Eric McQuoid may be the only college freshman to pull up to his dorm with a fully loaded Ranger 621 fishing boat behind his truck. Eric is starting school this fall at Bemidji State University, and besides hitting the books, he’s looking forward to hitting Lake Bemidji and taking time to unwind.
But what really makes his story unique is that at the young age of 19, he has his own fishing guide service, along with his father, Kevin. Eric has been out on the lake since he was a baby. As a matter of fact, his first time on a boat was the day he was baptized when his family went out on a launch on Mille Lacs Lake.
“My dad taught me almost everything that I know about fishing,” said Eric. “I grew up watching him and my mom take care of customers, both for summer clients and for the winter fish house customers.”
Eric will be studying business management in hopes to come back and work for the family-owned business, Mac’s Twin Bay.
Participating in fishing tournaments is something else that has been in the family as Eric began participating when he was eight years old with his dad on Mille Lacs. When he was 15, he joined his dad on the Cabela’s Masters Walleye Circuit. “We have had very fortunate luck with multiple top tens together,” Eric recalled.
Eric gave the Messenger a live lake interview for this story. During the interview, Eric shared some insight and reflections that he gives during his regular guides.
“That magical number is 30 (inches) that everyone looks for. I had a guide out last night, and we found one,” said Eric.
Eric spends most of his time out looking for fish. Where you go out, he said, depends on the time of year and where the bites have been occurring. “The best time is an evening bite, that hour before sunset,” he said. “If it’s sunny and no wind, it pushes the fish down deeper, and if it’s windy, you can fish pretty much anywhere with better odds of catching them.” He noted that walleyes don’t usually come to the top when it’s warm, but on warm, sunny days, you can find muskies and northerns out sunning themselves.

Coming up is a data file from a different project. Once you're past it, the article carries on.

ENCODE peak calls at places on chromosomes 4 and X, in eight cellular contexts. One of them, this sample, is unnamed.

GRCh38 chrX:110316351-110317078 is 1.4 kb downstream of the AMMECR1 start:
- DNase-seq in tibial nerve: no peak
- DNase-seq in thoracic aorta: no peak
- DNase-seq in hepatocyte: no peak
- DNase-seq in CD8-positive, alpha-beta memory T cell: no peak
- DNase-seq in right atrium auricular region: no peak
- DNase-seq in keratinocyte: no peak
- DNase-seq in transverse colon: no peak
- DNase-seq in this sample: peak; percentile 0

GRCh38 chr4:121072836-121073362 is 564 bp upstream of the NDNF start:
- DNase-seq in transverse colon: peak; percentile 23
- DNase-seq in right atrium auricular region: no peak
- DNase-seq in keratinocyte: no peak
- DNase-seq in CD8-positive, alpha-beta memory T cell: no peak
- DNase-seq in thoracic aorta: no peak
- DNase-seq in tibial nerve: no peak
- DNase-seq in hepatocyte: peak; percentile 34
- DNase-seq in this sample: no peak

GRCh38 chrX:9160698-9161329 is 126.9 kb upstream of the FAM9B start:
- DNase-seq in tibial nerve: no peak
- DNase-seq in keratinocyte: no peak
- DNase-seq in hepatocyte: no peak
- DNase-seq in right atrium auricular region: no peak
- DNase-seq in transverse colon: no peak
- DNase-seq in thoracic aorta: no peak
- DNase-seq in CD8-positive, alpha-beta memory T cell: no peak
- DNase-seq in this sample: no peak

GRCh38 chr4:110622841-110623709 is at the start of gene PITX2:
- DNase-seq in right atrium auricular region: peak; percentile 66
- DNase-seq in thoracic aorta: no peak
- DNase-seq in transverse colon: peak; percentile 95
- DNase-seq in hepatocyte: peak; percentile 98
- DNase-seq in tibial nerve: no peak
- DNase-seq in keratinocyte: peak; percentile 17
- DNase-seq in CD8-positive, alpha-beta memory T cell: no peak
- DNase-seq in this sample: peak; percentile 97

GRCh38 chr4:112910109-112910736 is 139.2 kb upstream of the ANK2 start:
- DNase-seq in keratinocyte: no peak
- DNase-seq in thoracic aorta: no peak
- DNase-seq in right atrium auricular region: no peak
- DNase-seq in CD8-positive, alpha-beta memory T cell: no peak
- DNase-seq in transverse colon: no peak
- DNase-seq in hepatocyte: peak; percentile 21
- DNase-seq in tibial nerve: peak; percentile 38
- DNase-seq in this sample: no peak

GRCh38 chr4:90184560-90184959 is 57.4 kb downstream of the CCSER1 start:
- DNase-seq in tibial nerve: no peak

Eric said he gets a lot of people that come up fishing for bass now, but the walleye are still the main draw of the lake.
As we got out of the marina and on the lake, Eric checked his fish finder which showed the bottom of the lake as well as any schools of fish in the water. When he “marks a fish,” he hits spot lock, and the trolling motor uses GPS to keep you within a 15 foot radius of that location. “It keeps you there instead of an anchor,” he said. “It’s really nice to use.”
In the winter, he helps at the resort as part of the ice crew, bringing houses out, keeping 26 miles of roads plowed and drilling holes. He recalled one time when he was out with his mom on the ice. “We dropped the front end of a truck in the ice in over 32 feet of water,” he recalled. “The bottom of the truck was hung up on the ice. We were looking at one spot in the road that had a pie crack, and it was a floating ice cube. There was one off the the side that we didn’t see.”
He and his mom were able to get out safely.
But beyond a couple dangerous situations, Eric said being out on the water fishing is something he’s always been passionate about and has been somewhere he goes to relax.
“My favorite part of being a guide is being able to share my passion with a variety of people, whether they have never fished before or if they fish regularly,” he said.
For more information about Eric and his father Kevin’s fishing guide service, marina or ice fishing service/rentals, go to https://www.macstwinbay.com. They can also be found on Facebook and Instagram (Mac’s Twin Bay Resort with Da Boathouse in Da Bay Bar and Restaurant) or by calling (320) 676-8709.